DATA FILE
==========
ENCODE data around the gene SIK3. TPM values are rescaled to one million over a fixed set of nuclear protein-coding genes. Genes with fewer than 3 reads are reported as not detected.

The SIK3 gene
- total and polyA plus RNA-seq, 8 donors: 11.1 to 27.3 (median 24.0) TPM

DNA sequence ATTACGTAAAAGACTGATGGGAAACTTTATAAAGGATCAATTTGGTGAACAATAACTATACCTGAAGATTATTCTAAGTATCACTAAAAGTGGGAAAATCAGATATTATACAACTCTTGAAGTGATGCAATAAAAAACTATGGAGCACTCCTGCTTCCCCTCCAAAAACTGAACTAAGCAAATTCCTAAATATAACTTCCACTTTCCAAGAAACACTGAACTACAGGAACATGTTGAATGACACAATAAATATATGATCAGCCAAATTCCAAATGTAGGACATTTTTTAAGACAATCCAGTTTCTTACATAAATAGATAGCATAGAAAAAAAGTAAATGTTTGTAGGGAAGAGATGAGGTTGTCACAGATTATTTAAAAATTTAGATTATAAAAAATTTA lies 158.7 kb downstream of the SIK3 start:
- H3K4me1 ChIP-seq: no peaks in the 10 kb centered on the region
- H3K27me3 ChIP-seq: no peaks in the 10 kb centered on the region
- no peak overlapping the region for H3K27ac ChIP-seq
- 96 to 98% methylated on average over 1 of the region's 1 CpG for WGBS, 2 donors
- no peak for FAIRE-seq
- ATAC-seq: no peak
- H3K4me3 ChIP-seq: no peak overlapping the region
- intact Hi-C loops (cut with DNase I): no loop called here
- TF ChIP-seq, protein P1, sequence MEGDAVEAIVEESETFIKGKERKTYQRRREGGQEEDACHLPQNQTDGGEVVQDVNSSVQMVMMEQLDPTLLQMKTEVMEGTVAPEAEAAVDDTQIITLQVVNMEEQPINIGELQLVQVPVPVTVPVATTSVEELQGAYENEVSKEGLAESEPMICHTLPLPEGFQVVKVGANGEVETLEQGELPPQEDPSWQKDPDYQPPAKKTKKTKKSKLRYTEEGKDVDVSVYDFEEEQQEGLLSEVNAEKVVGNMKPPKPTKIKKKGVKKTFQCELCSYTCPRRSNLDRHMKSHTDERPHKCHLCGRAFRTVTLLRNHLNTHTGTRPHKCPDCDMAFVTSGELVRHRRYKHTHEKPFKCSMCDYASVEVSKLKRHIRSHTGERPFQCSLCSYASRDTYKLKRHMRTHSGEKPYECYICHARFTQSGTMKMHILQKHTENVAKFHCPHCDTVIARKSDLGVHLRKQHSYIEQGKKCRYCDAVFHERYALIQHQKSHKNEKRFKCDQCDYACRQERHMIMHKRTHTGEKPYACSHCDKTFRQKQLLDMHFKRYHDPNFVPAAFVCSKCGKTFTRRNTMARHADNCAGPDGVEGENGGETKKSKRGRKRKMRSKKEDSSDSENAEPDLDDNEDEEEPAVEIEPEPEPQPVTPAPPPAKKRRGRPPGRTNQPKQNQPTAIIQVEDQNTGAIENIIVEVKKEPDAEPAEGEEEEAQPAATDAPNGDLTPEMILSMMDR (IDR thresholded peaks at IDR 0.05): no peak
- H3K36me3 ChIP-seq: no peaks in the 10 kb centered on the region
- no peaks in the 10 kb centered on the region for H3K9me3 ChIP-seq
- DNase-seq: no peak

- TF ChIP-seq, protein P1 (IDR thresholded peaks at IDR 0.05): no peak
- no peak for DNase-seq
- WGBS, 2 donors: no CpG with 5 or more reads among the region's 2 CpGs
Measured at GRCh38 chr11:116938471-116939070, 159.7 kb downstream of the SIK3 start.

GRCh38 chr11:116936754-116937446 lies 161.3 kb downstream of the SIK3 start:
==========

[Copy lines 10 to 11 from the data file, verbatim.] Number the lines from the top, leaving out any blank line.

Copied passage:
- ATAC-seq: no peak
- H3K4me3 ChIP-seq: no peak overlapping the region